(Note added August 9: see also Wonk Central: How Should Parties Conduct Member Ballots For Senate Tickets, for a full technical discussion of voting systems for this kind of election.)

Update Aug 26: Some new figures have emerged.  In today's print Mercury, Nick Clark notes the total rank-and-file vote as 542, meaning that other candidates polled just 14 rank and file primaries.  After the addition of 211 state conference delegate votes, totals were Urquhart 288 (+67), Polley 242 (+119), Short 158 (+84), Singh 153 (+43).  The changes exceed the 211, which might be a result of weighting or might mean there were other votes added that haven't been noted.

There is then a comment "He [John Dowling] said Senator Urquhart's excess rank and file votes then distributed with a transfer value under the Hare-Clark system giving a final tally for Short of 426 to Singh's 177".  This doesn't make sense by itself (at least not in Hare-Clark as we know it) since Urquhart would have distributed four more votes than she had, so more detail (probably concerning weightings) is needed to make sense of what actually happened.

Really, there's enough of this stuff in the public domain already, why not just release the whole scrutiny sheet?

Update Aug 29: A further dribble of information (mixed with confusion and error) about the count process with Mark Kenny reporting that 200 union and state delegate votes carried a weighting to make them equal in value to the 542 rank-and-file votes, meaning that the total should be 1084. Singh's tally is given at 154 not 153 meaning that 842 votes are accounted for; the rest would presumably be for the minor candidates or informal.

Kenny's report then states that Short being four votes ahead of Singh meant that Short won the final position, but this is clearly false.  The strong flow from Urquhart's surplus (including her rank-and-file votes) to Short was the decisive factor rather than Short's four-vote lead but we have still not seen exactly how this happened.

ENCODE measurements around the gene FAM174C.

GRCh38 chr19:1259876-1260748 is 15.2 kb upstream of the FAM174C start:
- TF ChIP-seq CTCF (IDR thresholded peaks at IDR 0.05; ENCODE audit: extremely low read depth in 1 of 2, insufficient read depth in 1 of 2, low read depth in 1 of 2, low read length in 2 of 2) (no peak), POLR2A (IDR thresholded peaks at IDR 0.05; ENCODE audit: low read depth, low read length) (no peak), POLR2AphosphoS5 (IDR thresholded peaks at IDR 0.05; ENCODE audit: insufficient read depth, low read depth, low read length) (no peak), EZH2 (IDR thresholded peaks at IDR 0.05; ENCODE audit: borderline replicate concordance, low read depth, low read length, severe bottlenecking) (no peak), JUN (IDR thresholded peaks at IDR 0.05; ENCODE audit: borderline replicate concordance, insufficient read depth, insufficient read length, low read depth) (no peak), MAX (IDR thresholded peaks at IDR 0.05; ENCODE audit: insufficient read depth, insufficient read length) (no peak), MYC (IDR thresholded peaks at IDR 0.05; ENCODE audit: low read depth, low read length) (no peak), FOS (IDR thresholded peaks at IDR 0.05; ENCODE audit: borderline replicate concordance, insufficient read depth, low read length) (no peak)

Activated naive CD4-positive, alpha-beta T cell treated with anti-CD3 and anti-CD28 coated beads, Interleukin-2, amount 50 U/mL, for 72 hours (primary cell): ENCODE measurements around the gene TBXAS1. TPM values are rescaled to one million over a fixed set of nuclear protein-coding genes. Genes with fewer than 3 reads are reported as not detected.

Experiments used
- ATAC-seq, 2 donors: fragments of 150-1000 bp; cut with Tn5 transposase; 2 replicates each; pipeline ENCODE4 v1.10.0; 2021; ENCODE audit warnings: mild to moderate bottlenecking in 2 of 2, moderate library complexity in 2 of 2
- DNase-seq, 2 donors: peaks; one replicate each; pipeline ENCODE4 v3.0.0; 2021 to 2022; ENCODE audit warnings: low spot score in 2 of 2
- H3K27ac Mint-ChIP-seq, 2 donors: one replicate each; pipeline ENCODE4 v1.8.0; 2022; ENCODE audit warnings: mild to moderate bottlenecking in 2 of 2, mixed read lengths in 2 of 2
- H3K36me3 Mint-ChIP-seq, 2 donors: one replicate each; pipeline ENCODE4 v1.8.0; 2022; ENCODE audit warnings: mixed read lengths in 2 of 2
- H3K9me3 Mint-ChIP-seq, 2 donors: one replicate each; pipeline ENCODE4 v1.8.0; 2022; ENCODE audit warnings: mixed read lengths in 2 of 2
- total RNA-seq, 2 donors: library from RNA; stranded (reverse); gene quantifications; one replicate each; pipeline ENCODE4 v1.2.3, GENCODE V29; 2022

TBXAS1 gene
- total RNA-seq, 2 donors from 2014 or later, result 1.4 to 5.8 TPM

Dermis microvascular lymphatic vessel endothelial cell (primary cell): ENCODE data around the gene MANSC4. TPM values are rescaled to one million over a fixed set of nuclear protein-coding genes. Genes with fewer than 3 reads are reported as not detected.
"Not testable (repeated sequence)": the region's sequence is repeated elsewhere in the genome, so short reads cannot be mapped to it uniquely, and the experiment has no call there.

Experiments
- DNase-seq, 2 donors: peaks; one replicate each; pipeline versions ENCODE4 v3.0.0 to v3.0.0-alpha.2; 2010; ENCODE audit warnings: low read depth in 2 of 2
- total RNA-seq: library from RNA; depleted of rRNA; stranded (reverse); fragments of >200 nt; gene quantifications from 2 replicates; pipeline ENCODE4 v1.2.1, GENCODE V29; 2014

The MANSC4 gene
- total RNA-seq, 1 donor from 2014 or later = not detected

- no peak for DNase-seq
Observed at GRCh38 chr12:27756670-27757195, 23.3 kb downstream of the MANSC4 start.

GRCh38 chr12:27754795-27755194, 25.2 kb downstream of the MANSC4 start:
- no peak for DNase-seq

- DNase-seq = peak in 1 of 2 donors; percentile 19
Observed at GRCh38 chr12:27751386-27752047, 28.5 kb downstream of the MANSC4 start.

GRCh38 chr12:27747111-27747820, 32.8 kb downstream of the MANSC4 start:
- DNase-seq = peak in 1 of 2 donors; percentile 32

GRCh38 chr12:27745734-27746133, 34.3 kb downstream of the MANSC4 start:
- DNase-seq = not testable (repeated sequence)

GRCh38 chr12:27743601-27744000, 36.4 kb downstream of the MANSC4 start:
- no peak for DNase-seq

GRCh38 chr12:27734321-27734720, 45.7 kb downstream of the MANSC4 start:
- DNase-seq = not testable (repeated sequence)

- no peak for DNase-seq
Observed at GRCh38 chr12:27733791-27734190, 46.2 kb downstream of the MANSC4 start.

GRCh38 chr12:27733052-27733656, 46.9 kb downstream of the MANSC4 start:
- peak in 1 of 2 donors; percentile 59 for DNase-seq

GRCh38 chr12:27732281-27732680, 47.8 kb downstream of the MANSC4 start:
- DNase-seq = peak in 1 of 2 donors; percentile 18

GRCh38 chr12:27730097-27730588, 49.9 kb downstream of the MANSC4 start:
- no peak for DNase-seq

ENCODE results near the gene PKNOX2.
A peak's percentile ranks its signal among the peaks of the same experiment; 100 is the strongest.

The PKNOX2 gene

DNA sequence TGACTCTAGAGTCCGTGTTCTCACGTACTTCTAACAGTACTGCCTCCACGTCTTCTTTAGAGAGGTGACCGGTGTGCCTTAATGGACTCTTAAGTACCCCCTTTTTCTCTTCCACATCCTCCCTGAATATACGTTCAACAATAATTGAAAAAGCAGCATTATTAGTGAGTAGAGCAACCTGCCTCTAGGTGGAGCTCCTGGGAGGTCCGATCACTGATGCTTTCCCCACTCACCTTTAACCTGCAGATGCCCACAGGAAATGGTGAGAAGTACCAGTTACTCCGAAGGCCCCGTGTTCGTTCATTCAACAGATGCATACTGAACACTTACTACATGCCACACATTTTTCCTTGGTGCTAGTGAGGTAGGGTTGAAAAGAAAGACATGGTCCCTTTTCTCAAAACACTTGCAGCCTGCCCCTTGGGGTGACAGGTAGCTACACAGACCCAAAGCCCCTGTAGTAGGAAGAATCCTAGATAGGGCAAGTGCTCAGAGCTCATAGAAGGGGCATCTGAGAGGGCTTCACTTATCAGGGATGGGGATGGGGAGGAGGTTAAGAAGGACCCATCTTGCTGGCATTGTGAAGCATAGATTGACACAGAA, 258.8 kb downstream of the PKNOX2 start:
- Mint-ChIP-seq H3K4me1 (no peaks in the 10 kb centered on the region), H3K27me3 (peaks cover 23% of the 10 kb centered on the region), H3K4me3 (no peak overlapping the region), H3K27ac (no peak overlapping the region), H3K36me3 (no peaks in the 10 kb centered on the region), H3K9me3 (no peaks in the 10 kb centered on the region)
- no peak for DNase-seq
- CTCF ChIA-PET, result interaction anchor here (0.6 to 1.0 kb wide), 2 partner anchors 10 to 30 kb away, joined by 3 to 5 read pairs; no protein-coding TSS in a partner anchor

I should note that based on the (incorrect) quota used for the ballot, had the election been purely of the rank-and-file votes then Urquhart, Polley and Singh would have all made quota on primaries (Singh by a whisker) and been elected 1,2,3.

I have also received a claim about the use of how-to-vote tickets in the ballot, which I hope to look into soon.  Two other aspects of the issue that remain underexplored are the extent to which rank-and-file membership might overlap with union and state delegate voting, and the extent to which the rank-and-file might itself be factionalised.


  1. I was at the ballot count on Friday night. It is worth noting that Anne Urquhart and Helen Polley were both immediately declared elected 1 and 2 after attaining quota solely on their primary votes.

    A distribution of Urquhart's surplus then allowed John Short to attain a quota and he was declared elected 3.

    Lisa Singh had still not attained a quota, however as it was mathematically impossible for the two other candidates to surpass her she was declared elected 4.

    There are a few important points to be noted from this.

    Firstly the suggestion that Helen Polley was re-elected as part of a Left-Right deal is factually incorrect. Helen received enough number 1 votes in her own right to attain a quota. Necessarily this meant that no votes distributed from Anne Urquhart flowed to Senator Polley.

    The only distribution to take place in the count was that of Urquhart's surplus. There were no other exclusions or distributions.

    The result would have been exactly the same had only the rank-and-file votes been counted, rather than the current system of an electoral college that grants rank-and-file members 50% of the vote and conference delegates the remaining 50%. (It is also worth noting that even under the current electoral college system the Tasmanian branch preselection process is by far the most open to rank-and-file members of any Labor state branch. The effective union component of the vote is less than 25%).

    Given that the vote was conducted entirely by secret postal ballot, using the Hare-Clark proportional system and the fact the outcome would have been exactly the same based solely on the rank-and-file vote (with a one member one vote weighting) it is unclear just what further reform could be possible that would changed the result. It's what the members voted for.

    No factional deal could have unelected Senator Polley. She received a quota from the membership.

    Of course people can be unhappy at the outcome. They can say the membership got it wrong. But to argue for a reversal of the result would be to ignore the votes of the membership in a robust democratic process. It would be to argue for exactly the kind of centralised process that enables the factional deals people are arguing against to occur.

    It is a centralised, closed shop process that produced the WA senate ticket with Joe Bullock at the top. That was a factional deal. Had the membership been given a vote in WA I am confident Louise Pratt would have won the first spot.